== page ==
Get the latest updates as we post them — right on your browser

. Last Updated: 07/27/2016

Klebanov: Russia Will Never Be India

Russia's burgeoning information technology industry will never catch up with that of India or repeat the Asian giant's explosion in high-tech expertise, Industry, Science and Technology Minister Ilya Klebanov said Friday.

A huge pool of cheap labor in the high-tech field and a strong record in sciences, Russia is potentially a weighty player in the global IT arena, with some experts saying it could one day challenge established industry majors like India.

"We have closely examined India's experience in the IT sector. But we all know very well Russia will not be able to repeat their experience," Klebanov told a business lunch hosted by the American Chamber of Commerce in Russia.

"We just don't have the same level of state resources as India does when it comes to supporting this industry. But we are working on it."

Analysts say even if Russian software exports keep doubling every year, as they have in recent years, it could take decades before Russia catches up with India, which is responsible for about 90 percent of global offshore software development.

"Russia's annual export potential is about $150 million, while India's is about $8 billion," said Vijay Kaushik, head of the Russian Indian Heritage Academy, which is involved in a number of joint Russia-India software projects.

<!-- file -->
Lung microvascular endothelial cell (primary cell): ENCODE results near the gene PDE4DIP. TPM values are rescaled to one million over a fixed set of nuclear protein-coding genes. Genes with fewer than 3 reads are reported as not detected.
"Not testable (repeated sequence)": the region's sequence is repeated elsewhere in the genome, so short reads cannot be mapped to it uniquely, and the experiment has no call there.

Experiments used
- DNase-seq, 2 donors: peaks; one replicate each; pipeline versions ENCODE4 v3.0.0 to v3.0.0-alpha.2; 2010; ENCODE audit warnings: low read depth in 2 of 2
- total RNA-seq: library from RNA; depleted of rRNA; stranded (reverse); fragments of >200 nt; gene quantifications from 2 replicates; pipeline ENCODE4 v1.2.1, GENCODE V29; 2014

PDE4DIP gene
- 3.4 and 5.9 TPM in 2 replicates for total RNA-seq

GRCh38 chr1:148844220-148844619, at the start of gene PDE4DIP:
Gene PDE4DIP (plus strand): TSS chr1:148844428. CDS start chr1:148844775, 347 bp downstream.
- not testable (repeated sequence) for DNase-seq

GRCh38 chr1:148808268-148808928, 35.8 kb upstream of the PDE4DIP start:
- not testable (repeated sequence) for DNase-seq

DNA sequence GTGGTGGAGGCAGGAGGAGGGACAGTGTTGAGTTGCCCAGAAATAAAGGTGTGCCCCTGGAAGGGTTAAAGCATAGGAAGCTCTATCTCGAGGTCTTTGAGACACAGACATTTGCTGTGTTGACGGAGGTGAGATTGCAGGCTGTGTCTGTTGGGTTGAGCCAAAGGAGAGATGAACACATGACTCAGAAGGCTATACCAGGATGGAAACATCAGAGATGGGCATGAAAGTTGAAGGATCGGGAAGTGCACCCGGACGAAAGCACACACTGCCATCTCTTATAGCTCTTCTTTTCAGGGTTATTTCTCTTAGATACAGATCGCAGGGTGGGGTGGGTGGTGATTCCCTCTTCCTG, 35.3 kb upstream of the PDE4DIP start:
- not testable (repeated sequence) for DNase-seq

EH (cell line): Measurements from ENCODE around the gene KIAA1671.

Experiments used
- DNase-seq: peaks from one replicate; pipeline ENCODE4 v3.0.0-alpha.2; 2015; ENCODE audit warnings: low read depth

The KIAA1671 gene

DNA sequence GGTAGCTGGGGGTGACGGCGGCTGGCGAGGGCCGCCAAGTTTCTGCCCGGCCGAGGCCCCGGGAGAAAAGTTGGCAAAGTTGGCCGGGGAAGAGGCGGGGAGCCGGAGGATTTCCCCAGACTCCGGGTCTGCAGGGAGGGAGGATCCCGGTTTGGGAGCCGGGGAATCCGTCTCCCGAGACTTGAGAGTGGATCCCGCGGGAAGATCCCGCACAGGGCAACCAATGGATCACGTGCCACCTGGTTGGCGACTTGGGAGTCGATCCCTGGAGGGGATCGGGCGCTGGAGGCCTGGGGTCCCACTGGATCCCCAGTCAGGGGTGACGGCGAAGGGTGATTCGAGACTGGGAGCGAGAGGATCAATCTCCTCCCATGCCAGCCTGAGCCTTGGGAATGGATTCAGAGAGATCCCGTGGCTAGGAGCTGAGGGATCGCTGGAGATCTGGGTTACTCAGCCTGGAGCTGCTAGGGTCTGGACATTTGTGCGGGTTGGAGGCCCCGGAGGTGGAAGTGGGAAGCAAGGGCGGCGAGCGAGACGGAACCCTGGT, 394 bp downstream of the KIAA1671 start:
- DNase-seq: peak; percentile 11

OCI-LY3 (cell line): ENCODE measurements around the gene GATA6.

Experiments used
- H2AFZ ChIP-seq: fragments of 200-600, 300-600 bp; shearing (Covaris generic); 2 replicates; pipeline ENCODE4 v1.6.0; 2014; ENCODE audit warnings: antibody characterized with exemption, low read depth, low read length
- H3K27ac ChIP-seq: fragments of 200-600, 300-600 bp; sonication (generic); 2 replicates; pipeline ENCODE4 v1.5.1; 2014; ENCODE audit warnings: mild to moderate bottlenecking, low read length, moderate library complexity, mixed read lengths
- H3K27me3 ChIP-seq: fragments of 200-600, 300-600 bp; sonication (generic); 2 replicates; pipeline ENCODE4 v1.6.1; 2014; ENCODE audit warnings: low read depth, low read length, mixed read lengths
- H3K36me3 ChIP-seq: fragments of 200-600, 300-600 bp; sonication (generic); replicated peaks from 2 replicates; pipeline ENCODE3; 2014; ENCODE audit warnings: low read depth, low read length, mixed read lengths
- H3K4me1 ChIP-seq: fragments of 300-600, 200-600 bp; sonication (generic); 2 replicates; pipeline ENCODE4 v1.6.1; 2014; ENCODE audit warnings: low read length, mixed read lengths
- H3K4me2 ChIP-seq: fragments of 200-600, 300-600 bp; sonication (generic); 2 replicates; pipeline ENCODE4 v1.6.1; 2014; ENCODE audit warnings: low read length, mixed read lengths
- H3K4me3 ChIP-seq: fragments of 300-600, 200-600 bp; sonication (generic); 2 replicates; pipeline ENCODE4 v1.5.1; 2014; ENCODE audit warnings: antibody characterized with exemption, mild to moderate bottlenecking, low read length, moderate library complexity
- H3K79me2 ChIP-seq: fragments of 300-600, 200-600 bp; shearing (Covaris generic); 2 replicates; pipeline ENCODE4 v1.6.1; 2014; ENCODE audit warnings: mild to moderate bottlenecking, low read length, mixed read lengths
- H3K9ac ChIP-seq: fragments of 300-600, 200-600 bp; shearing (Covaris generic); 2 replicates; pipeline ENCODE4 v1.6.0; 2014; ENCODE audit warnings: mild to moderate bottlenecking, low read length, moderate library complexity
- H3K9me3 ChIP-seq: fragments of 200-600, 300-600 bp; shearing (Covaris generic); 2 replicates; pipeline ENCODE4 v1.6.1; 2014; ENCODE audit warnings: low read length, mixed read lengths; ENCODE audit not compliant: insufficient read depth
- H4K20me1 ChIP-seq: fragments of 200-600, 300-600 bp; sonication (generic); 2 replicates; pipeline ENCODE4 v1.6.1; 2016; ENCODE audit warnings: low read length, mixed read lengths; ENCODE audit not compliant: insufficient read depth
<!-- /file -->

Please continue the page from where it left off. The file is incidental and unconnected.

"I think it's not a question of catch up. It does not happen in two days. India's IT industry has been growing and developing for more than 20 years. Russia's has not," he said.

Russia's exports only match the revenue of India's sixth-largest firm, according to tech research firm Gartner.

Russia's total IT exports account for just over 1 percent of its total exports, compared to India's 16 percent.

However, a global IT sector slump can deal Russian software firms a strong hand and push Western clients into doing more business in Russia as demand for cheap offshore services in second-tier markets remains high.

Analysts say India's 50-year standoff with neighboring Pakistan over the disputed Kashmir region is also beginning to worry investors as part of a global security concern following the Sept. 11 attacks on the United States.

"A military conflict with Pakistan ... has hurt India's image. Clients are hesitating, and Russia has a great chance to lure a number of these hesitating clients," Diasoft, a Russian financial software company, wrote in a December report.